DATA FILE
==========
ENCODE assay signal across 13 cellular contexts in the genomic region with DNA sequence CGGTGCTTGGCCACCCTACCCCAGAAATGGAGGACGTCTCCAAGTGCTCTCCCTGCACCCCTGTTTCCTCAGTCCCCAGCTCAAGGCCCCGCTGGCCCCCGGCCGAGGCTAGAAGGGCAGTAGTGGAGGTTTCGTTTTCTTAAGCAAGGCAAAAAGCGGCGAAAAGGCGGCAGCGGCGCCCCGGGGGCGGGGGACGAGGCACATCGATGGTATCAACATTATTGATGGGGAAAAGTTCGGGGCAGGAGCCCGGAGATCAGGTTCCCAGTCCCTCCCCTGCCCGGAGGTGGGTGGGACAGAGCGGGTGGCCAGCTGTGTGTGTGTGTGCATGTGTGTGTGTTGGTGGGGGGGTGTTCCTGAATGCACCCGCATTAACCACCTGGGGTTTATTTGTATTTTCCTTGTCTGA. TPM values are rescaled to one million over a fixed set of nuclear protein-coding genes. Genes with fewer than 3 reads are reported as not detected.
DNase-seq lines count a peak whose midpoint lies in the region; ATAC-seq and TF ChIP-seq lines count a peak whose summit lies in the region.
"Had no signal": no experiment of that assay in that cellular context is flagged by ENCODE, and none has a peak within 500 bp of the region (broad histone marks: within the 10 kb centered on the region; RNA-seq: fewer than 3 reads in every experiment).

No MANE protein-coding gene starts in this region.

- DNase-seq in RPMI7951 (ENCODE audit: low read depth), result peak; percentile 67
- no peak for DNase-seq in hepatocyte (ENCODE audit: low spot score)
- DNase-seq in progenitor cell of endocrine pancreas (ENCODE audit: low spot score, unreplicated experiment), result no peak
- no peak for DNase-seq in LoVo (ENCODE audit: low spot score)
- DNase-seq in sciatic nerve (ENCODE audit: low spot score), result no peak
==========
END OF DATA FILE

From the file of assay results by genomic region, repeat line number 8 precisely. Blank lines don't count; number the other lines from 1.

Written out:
- no peak for DNase-seq in LoVo (ENCODE audit: low spot score)